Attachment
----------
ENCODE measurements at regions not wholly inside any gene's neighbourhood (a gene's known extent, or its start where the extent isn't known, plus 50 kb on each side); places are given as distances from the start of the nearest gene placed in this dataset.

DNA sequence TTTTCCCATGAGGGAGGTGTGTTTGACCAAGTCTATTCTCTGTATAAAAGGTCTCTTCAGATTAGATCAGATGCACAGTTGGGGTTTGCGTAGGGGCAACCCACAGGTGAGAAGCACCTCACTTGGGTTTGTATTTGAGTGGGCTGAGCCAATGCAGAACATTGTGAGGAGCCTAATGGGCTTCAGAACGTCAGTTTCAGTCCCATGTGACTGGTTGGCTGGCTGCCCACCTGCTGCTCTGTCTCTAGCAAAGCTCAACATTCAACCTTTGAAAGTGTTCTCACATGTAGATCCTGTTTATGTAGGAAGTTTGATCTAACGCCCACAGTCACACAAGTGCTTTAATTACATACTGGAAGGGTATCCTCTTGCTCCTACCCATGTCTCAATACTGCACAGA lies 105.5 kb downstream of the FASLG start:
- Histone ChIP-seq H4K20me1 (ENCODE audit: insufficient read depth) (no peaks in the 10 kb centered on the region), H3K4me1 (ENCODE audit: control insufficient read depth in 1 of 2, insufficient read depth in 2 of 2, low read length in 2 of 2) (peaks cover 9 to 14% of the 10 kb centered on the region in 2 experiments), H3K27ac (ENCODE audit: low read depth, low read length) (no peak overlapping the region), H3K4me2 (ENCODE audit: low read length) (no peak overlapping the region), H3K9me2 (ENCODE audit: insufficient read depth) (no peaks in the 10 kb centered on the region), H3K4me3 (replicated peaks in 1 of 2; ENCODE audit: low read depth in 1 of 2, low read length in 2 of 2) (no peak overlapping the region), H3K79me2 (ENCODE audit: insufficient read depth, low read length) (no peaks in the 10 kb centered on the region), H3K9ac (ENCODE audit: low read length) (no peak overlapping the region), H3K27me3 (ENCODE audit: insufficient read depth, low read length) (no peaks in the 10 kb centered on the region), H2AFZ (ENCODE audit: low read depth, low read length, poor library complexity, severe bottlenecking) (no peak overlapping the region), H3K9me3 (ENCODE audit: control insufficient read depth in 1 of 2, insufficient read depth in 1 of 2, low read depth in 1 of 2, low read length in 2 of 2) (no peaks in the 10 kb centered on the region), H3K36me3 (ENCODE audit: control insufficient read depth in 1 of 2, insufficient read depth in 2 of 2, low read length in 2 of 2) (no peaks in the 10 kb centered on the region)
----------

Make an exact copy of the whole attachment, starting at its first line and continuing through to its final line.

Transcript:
ENCODE measurements at regions not wholly inside any gene's neighbourhood (a gene's known extent, or its start where the extent isn't known, plus 50 kb on each side); places are given as distances from the start of the nearest gene placed in this dataset.

DNA sequence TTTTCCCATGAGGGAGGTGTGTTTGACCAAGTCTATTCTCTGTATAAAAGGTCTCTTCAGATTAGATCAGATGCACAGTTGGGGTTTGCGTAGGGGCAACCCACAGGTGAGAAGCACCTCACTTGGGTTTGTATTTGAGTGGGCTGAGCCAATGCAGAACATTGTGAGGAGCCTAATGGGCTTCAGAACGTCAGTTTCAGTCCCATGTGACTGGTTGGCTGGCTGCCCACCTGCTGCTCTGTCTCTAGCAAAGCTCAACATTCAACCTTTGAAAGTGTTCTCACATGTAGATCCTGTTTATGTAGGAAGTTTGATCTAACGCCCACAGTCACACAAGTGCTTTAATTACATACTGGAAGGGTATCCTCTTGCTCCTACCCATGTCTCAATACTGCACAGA lies 105.5 kb downstream of the FASLG start:
- Histone ChIP-seq H4K20me1 (ENCODE audit: insufficient read depth) (no peaks in the 10 kb centered on the region), H3K4me1 (ENCODE audit: control insufficient read depth in 1 of 2, insufficient read depth in 2 of 2, low read length in 2 of 2) (peaks cover 9 to 14% of the 10 kb centered on the region in 2 experiments), H3K27ac (ENCODE audit: low read depth, low read length) (no peak overlapping the region), H3K4me2 (ENCODE audit: low read length) (no peak overlapping the region), H3K9me2 (ENCODE audit: insufficient read depth) (no peaks in the 10 kb centered on the region), H3K4me3 (replicated peaks in 1 of 2; ENCODE audit: low read depth in 1 of 2, low read length in 2 of 2) (no peak overlapping the region), H3K79me2 (ENCODE audit: insufficient read depth, low read length) (no peaks in the 10 kb centered on the region), H3K9ac (ENCODE audit: low read length) (no peak overlapping the region), H3K27me3 (ENCODE audit: insufficient read depth, low read length) (no peaks in the 10 kb centered on the region), H2AFZ (ENCODE audit: low read depth, low read length, poor library complexity, severe bottlenecking) (no peak overlapping the region), H3K9me3 (ENCODE audit: control insufficient read depth in 1 of 2, insufficient read depth in 1 of 2, low read depth in 1 of 2, low read length in 2 of 2) (no peaks in the 10 kb centered on the region), H3K36me3 (ENCODE audit: control insufficient read depth in 1 of 2, insufficient read depth in 2 of 2, low read length in 2 of 2) (no peaks in the 10 kb centered on the region)